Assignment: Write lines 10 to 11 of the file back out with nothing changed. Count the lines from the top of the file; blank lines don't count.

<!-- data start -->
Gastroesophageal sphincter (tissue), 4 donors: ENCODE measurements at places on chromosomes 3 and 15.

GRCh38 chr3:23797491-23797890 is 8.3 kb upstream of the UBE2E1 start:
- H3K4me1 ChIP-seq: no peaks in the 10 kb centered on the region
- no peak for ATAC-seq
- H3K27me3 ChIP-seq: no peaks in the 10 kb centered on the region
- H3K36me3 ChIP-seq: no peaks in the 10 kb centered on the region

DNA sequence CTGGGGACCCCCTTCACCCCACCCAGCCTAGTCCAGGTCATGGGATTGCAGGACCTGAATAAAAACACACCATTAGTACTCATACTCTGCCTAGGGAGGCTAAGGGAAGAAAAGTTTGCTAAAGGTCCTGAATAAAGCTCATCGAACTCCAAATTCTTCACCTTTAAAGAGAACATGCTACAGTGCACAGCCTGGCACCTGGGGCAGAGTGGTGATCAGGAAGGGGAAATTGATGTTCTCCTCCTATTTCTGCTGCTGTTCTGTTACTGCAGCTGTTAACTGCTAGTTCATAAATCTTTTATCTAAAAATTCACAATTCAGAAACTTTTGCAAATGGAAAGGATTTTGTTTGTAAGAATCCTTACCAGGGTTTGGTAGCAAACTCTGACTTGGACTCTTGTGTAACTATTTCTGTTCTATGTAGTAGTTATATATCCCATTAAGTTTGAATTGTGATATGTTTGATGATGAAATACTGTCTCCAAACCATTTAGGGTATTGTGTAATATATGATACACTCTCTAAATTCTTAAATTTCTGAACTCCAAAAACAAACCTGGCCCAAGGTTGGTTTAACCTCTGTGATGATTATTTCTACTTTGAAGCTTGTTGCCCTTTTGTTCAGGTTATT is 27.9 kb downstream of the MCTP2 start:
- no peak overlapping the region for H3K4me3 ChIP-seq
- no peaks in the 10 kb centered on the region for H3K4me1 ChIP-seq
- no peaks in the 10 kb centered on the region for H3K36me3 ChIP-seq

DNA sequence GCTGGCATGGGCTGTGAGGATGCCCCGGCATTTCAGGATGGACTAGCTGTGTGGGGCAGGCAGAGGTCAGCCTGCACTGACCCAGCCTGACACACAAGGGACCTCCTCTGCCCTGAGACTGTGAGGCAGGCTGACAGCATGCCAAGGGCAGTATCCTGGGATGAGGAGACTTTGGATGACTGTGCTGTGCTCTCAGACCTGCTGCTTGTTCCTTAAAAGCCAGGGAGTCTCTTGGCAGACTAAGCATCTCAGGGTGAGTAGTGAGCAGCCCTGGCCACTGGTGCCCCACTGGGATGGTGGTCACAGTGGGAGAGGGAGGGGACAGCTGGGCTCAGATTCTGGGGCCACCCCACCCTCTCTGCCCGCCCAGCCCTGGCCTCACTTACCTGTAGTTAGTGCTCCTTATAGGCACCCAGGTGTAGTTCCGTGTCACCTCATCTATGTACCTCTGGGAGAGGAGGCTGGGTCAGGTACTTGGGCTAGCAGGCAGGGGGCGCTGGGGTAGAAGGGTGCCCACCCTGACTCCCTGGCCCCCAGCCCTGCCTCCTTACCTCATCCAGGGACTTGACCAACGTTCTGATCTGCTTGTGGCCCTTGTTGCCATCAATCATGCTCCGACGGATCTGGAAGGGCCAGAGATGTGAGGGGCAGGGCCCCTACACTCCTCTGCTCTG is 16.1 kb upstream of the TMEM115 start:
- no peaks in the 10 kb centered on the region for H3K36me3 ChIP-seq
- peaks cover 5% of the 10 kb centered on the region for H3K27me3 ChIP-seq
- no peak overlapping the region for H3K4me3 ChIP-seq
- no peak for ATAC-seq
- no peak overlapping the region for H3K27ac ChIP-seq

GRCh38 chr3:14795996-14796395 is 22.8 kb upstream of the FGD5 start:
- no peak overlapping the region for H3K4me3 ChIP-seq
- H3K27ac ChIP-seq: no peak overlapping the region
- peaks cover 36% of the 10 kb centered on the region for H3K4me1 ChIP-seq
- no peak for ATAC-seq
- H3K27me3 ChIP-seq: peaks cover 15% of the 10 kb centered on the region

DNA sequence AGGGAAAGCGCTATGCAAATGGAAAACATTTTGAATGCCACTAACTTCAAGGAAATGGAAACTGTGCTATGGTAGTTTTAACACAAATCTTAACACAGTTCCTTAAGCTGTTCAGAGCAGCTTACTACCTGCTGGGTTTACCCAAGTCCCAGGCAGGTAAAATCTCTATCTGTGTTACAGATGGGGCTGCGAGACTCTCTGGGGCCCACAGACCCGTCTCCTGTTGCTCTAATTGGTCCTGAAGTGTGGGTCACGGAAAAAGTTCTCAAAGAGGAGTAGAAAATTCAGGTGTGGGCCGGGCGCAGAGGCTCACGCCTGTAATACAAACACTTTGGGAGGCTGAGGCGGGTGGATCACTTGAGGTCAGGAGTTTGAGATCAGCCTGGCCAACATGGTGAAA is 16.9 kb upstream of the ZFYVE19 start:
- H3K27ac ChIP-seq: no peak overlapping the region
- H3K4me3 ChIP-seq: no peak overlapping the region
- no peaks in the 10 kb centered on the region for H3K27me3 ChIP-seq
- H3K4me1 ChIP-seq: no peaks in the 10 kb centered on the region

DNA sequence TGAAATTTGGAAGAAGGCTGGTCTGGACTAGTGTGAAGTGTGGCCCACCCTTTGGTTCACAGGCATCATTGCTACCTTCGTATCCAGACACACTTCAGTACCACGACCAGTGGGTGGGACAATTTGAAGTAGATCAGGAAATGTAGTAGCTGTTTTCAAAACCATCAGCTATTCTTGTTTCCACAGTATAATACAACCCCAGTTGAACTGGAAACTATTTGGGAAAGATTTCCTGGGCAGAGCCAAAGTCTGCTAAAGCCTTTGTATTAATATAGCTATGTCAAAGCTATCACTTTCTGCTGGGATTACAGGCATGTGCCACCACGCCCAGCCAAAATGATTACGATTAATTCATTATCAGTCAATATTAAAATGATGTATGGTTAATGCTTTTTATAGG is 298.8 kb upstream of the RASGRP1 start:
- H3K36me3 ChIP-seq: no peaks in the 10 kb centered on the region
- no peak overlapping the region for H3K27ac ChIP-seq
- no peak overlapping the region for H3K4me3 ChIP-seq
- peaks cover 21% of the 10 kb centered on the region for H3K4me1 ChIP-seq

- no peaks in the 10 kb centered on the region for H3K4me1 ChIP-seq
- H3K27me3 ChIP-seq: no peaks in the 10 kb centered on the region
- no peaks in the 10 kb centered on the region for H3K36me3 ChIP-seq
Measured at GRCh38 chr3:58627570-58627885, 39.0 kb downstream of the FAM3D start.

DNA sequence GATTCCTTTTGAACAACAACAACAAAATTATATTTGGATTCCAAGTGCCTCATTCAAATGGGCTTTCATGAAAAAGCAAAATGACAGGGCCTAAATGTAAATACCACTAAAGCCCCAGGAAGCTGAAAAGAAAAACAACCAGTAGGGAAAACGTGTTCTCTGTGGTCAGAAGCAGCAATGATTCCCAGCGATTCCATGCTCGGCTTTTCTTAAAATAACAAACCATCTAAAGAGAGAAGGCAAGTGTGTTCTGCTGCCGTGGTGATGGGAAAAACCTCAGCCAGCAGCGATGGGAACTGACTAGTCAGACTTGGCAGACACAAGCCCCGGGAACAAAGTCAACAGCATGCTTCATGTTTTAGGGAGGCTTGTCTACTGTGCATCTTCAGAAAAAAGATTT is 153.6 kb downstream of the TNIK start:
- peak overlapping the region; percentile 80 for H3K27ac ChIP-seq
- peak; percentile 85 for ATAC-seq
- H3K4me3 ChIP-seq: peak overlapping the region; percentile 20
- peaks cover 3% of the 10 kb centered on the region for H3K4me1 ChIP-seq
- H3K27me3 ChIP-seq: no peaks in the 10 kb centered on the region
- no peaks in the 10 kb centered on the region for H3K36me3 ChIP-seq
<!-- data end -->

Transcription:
- no peaks in the 10 kb centered on the region for H3K36me3 ChIP-seq

DNA sequence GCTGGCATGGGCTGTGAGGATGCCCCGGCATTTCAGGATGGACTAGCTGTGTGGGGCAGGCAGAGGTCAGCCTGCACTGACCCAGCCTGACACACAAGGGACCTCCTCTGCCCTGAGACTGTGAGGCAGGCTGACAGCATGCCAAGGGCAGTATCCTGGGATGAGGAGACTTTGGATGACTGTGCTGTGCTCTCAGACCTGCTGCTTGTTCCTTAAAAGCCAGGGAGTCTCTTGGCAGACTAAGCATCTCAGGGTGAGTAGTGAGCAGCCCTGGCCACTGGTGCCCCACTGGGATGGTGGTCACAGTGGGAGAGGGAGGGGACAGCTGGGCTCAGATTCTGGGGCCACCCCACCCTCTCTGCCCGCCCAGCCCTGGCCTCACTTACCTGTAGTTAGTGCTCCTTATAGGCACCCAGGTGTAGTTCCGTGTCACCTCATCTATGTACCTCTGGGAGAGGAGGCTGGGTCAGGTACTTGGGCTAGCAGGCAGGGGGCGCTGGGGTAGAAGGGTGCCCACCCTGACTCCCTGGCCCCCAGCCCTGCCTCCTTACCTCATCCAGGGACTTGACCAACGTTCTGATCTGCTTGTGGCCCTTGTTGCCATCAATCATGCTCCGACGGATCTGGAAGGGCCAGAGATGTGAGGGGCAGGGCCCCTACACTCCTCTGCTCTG is 16.1 kb upstream of the TMEM115 start: